• Effects of the design of a milking unit on vacuum variations during simulated milking

      O'Callaghan, Edmond J (Teagasc (Agriculture and Food Development Authority), Ireland, 2004)
      The vacuum variations at the apex of an artificial teat during simulated milking were measured in a factorial-design laboratory test involving six cluster types, two internal diameters (13.5 mm and 16 mm) of long milk tube (LMT), three water flow rates (4, 6 and 8 l/min), simultaneous (4 × 0) and alternate (2 × 2) pulsation patterns and three pulsator ratios (60, 64, and 68%). Four of the six clusters were fitted with wide-bore tapered liners and represented all combinations of two claw volumes (150 or 420 ml) and two short-milk-tube bores (8.5 mm and 13.5 mm). Two clusters were fitted with narrow-bore liners (22 and 25 mm) that had large-bore short milk tubes and large claw volumes. The vacuum variations were expressed as mean vacuum at the teat-end during the b-phase of pulsation (TVB), mean vacuum at the teat end measured over complete pulsation cycles (TV), minimum vacuum measured over complete pulsation cycles (TVM) and amplitude of vacuum fluctuation measured over complete pulsation cycles (TVF). The highest level of TVB was recorded with wide-bore tapered liners. For a milking unit fitted with a wide-bore tapered liner TVF was reduced and TVM increased by increasing either the bore of the short milk tube or the volume of the claw. When the bore of the LMT was increased TVB, TV and TVF increased. Simultaneous pulsation gave higher TVB (P < 0.001) and higher TVF (P < 0.001) than alternate pulsation for all cluster types. The overall effects of altering pulsator ratio were significant but small in practical terms. There were significant interactions between cluster type and water flow rate and pulsation pattern for TVB, TV, TVM and TVF.
    • Note on a portable simulator for analysis of milking machine porformance

      O'Callaghan, Edmond J (Teagasc (Agriculture and Food Development Authority), Ireland, 2004)
      A portable flow simulator was developed for recording vacuum variations in commercial milking machine clusters. The cluster in the milking unit under evaluation was mounted on the frame of the simulator and the flow of water through each liner was regulated by separate flow meters. By placing an artificial teat into the liners the flow characteristics during actual milking were simulated. Measurement vacuum sensors were mounted in the claw, in one artificial teat, in the pulsation chamber and in the milk pipeline. Analog and digital outputs were recorded. The system was validated by comparing the outputs with those obtained with a laboratory flow simulator and with recordings taken during cow milking. The recordings with the portable simulator and the laboratory simulator were identical; the profiles of the analogue signals obtained with the portable simulator and from cow milking were similar. The portable flow simulator will allow recording of vacuum variations in commercial milking machines during simulated or actual milking.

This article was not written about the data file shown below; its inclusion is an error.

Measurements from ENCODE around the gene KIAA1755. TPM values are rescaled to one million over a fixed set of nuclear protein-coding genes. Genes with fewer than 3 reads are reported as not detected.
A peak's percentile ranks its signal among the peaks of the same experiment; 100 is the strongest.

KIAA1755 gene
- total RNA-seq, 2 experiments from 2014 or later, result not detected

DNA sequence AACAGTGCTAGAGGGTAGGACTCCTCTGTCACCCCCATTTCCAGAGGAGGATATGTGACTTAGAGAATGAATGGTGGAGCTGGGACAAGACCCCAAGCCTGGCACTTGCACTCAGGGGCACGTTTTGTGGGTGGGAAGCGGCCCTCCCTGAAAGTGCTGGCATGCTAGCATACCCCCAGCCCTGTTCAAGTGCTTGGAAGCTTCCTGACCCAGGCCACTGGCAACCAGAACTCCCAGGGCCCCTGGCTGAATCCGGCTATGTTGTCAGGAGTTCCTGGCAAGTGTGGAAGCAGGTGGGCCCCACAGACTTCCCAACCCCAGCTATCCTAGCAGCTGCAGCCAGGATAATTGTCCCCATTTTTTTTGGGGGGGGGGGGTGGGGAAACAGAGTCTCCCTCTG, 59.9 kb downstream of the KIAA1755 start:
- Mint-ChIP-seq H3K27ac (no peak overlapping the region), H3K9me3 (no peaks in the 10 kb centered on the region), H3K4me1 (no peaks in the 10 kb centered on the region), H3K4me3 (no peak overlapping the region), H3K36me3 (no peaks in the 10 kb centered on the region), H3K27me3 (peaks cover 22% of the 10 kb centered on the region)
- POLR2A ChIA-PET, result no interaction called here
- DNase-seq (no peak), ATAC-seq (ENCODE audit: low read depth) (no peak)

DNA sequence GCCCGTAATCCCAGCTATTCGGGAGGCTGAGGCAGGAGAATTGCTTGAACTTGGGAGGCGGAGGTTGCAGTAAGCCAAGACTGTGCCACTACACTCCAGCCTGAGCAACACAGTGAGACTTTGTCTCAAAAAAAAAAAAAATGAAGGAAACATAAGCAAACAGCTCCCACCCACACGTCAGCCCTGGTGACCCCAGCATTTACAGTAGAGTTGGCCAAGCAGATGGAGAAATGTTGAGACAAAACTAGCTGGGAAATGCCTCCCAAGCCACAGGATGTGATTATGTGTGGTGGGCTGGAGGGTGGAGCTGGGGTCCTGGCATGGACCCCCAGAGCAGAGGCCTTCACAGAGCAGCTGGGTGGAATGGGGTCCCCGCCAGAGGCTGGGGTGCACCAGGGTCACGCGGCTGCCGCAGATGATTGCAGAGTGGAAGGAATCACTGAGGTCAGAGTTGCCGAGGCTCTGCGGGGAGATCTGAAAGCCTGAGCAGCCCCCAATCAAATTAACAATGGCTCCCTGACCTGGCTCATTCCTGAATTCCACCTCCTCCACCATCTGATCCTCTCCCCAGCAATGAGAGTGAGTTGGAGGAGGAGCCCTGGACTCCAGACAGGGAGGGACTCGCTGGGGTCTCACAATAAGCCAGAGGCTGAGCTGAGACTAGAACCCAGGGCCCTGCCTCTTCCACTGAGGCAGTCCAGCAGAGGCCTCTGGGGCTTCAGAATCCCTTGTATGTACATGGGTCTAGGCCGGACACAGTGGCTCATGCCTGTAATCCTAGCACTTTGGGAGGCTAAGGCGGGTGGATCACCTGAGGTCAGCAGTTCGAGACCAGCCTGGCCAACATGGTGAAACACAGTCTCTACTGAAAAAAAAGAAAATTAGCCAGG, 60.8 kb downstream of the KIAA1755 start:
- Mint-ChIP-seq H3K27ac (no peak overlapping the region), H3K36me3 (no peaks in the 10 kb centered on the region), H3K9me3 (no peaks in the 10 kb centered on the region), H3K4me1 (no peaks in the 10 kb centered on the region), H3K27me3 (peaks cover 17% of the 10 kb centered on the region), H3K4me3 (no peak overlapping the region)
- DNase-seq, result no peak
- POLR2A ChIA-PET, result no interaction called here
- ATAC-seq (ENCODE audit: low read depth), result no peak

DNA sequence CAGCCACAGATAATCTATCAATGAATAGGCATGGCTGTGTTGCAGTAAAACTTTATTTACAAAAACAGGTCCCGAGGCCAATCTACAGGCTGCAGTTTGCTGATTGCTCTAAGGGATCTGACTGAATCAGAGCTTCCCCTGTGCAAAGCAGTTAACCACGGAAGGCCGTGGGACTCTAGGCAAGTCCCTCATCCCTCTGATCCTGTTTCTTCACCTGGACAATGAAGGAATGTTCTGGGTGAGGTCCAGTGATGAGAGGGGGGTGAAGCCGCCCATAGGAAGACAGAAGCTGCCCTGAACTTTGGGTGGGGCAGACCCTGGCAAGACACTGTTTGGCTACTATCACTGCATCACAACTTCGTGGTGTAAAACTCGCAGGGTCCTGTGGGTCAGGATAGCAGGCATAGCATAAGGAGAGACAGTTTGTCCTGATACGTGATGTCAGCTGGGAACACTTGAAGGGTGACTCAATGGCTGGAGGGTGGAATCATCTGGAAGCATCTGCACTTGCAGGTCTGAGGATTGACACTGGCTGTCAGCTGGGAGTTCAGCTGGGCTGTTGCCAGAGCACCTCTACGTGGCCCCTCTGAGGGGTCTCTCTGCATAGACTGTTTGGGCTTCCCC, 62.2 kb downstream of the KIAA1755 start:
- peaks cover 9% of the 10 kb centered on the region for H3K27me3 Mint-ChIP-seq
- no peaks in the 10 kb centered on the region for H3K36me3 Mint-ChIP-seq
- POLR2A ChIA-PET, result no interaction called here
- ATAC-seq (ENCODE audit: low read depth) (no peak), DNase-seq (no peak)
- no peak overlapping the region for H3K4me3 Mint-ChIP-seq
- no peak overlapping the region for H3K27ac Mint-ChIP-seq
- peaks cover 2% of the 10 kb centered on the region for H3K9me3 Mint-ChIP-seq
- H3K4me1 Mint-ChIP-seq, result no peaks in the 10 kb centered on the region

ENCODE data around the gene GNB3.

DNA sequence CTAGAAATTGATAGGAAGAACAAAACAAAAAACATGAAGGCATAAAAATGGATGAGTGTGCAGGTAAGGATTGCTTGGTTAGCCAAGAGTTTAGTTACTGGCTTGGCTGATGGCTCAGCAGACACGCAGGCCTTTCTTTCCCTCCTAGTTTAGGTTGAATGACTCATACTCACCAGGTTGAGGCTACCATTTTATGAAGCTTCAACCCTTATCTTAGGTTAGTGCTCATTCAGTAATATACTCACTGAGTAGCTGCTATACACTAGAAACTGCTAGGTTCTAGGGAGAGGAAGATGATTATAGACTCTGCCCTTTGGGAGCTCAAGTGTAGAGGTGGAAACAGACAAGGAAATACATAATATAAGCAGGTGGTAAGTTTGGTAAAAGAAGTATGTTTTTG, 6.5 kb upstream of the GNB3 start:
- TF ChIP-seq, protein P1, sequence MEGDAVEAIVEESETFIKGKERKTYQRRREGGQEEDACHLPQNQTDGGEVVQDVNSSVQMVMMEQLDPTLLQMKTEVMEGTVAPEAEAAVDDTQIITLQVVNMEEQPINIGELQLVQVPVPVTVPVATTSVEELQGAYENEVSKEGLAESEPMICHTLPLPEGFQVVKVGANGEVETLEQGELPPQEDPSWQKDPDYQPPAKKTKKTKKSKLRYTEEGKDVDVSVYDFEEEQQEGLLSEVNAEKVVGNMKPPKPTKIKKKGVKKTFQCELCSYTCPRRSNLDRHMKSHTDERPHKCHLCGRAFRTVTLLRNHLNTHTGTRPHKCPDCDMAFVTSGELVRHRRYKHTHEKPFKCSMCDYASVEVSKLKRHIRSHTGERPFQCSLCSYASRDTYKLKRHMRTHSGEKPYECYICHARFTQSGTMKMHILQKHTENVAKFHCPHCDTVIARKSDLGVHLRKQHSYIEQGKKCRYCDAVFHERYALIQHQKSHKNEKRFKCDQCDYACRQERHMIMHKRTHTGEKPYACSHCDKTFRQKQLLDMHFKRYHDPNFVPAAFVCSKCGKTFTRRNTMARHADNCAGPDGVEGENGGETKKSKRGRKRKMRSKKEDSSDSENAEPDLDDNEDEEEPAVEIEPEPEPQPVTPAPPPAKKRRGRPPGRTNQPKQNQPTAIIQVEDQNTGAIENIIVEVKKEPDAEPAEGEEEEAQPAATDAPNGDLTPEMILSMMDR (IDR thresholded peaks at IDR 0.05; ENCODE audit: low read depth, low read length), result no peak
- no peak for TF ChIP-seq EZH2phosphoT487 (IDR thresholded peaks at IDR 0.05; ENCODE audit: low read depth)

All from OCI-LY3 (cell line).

• A note on the effects of test-end vacuum on milking characteristics

      O'Callaghan, Edmond J; Gleeson, David E; European Union (Teagasc (Agriculture and Food Development Authority), Ireland, 2004)
      The magnitude of vacuum applied to the teat end can have a major effect on milking characteristics. While milking vacuum is usually measured in the milk pipeline, the teat-end vacuum during milk flow depends on the configuration of the milking unit. The objective was to establish the effect of teat-end vacuum, recorded during flow simulation, on actual milking time, milk yield, and both mean and peak milk-flow rates. Four configurations of milking units were set up to give vacuum levels of 35, 38, 40 and 42 kPa at the apex of an artificial teat during simulated milking. The experiment involved a latin square design with four groups of Friesian cows (14/group), four 2-day periods and four treatments (vacuum level). Altering the vacuum level had no significant effect on milk yield. There were no differences in milking characteristics between vacuum levels of 38 and 40 kPa. A vacuum level of 42 kPa gave a shorter milking time (P < 0.001), higher average milk-flow rate (P < 0.01) and higher peak milk-flow rate (P < 0.001) than the three lower vacuum levels. Milking time was significantly longer (P < 0.001) and peak milk-flow rate lower (P < 0.001) with a vacuum of 35 kPa compared to other vacuum levels.